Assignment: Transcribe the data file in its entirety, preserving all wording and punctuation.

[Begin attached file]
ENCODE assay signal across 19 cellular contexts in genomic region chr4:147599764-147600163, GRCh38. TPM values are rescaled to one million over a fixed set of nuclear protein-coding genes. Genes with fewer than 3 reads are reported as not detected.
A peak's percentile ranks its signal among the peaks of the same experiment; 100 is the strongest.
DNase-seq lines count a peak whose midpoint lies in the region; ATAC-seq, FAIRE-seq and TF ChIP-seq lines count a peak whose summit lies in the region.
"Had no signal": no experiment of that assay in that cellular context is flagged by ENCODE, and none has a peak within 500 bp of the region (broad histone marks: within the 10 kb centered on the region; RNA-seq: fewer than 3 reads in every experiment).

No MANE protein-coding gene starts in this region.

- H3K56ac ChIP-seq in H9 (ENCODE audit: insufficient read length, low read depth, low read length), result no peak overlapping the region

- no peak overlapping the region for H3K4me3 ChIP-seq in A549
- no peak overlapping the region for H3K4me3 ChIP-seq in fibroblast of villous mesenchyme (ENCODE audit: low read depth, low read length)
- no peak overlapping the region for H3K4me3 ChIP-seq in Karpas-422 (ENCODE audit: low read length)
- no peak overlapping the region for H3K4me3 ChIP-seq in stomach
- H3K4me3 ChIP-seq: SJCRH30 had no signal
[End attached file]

ENCODE assay signal across 19 cellular contexts in genomic region chr4:147599764-147600163, GRCh38. TPM values are rescaled to one million over a fixed set of nuclear protein-coding genes. Genes with fewer than 3 reads are reported as not detected.
A peak's percentile ranks its signal among the peaks of the same experiment; 100 is the strongest.
DNase-seq lines count a peak whose midpoint lies in the region; ATAC-seq, FAIRE-seq and TF ChIP-seq lines count a peak whose summit lies in the region.
"Had no signal": no experiment of that assay in that cellular context is flagged by ENCODE, and none has a peak within 500 bp of the region (broad histone marks: within the 10 kb centered on the region; RNA-seq: fewer than 3 reads in every experiment).

No MANE protein-coding gene starts in this region.

- H3K56ac ChIP-seq in H9 (ENCODE audit: insufficient read length, low read depth, low read length), result no peak overlapping the region

- no peak overlapping the region for H3K4me3 ChIP-seq in A549
- no peak overlapping the region for H3K4me3 ChIP-seq in fibroblast of villous mesenchyme (ENCODE audit: low read depth, low read length)
- no peak overlapping the region for H3K4me3 ChIP-seq in Karpas-422 (ENCODE audit: low read length)
- no peak overlapping the region for H3K4me3 ChIP-seq in stomach
- H3K4me3 ChIP-seq: SJCRH30 had no signal